- As the tours progressed and the meadows became greener, multiple European Bison sightings were guaranteed. Often near meadows hidden among the woods.
- But this spring we did most of our observations, especially during spotlighting sessions. The animals also behaved remarkably shy.
- Also a favorite are herds of European Bison that show up near the San River to forage on the first green riverside vegetation.
- But the population is suffering from tuberculosis. With a population infection rate of 10 percent something that is downright alarming. The fact that a number of sick animals are allowed to be shot for the second year in a row, is clearly the reason why they behave more shyly. If this situation continues, the future could look a lot worse for this European Bison population, the second largest in Eastern Europe. Fingers crossed that doesn’t happen!
Here, too, the situation is not rosy. After all, the entire population in SE Poland suffers from a disease that affects the fur of the animals. Something that has already led to the death of many animals in recent winters. So we have to wait for the recolonization of new animals and their young in the coming years.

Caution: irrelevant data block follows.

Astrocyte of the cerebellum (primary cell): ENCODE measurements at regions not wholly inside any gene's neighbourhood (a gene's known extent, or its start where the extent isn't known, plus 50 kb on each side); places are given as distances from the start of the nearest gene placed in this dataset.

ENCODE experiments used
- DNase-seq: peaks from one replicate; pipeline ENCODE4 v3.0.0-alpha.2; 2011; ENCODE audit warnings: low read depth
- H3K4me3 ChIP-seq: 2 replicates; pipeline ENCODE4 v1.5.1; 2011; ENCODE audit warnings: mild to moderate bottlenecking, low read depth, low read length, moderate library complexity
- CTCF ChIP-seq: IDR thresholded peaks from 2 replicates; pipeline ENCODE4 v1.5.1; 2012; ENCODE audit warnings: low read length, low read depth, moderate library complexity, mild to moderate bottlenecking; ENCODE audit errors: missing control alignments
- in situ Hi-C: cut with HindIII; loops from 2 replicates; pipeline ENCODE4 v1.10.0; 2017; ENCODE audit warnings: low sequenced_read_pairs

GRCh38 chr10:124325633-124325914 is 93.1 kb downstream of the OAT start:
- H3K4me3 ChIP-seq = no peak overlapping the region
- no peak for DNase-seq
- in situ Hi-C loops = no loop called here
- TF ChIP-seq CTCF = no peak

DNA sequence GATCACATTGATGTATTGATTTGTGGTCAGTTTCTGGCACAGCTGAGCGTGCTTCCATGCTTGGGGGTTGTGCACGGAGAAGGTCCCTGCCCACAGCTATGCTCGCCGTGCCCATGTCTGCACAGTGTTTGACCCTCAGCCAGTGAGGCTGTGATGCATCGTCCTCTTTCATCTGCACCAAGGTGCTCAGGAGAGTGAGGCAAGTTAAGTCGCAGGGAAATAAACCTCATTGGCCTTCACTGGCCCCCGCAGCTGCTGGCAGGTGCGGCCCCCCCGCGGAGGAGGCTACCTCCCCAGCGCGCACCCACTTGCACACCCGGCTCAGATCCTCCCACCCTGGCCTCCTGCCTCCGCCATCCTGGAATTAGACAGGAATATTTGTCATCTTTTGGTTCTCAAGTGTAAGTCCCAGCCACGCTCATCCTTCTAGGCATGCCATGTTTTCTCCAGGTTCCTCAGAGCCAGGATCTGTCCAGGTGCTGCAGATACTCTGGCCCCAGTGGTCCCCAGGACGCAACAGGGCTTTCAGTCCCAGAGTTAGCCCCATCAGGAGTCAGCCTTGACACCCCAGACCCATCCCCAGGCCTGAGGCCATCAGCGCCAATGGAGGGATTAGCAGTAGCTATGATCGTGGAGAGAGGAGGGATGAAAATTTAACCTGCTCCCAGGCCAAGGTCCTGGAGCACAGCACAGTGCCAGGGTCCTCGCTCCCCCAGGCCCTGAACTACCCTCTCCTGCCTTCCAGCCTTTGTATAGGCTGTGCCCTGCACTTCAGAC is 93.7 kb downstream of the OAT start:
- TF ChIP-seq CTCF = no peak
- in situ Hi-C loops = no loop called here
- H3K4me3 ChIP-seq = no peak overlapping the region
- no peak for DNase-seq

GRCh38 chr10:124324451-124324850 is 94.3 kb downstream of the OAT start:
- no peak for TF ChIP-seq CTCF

In the field, tracks of animals were hardly to be found this spring. Let alone observations of animals themselves. Frustratingly, there was also a sighting of a very promising animal that was only briefly seen by Jan through the binoculars during a spotlight session. Very unfortunate as this happened near a well-defined ridge where we found several lynx droppings during a day hike. A place where we have previously been successful in spotting this cat species effectively. So definitely there are still animals roaming in the area!
But the last trip of the spring proved that you do score in the end. After all, you force happiness! Or how the persistent always wins. In a place where A Brown Bear appears in the spotlight the night before, an adult lynx is now suddenly in the light beam of the lamp. Moreover, the animal can be photographed filling the screen!
Wild Cats were seen on every tour. The size of the animals, the color pattern as well as the typical tail are really decisive with regard to the determination. For Jan and Mark, both main guides in this area, it is not longer difficult to distinguish them from domestic cats around the picturesque villages in the area.
Sightings of Otters are rare. Usually foraging in the vicinity of the many Beaver pools in the area or moving in streams during their nighttime patrols through territory. Most often during the night and in the spotlight.
And then there are the variety of bulk species:
Red Deer, Roe Deer, Red Fox, Beaver, Mountain Hare. Topped with Beech Marten, Pine Marten and a rarities being Wild Boar and Polecat.
We are already looking forward to next spring!
Apart from the people already mentioned, with this special thanks from Jan to all the people of the English agency Naturetrek: Neil McMahon, Josh Pangurha and especially Tom Mabbett!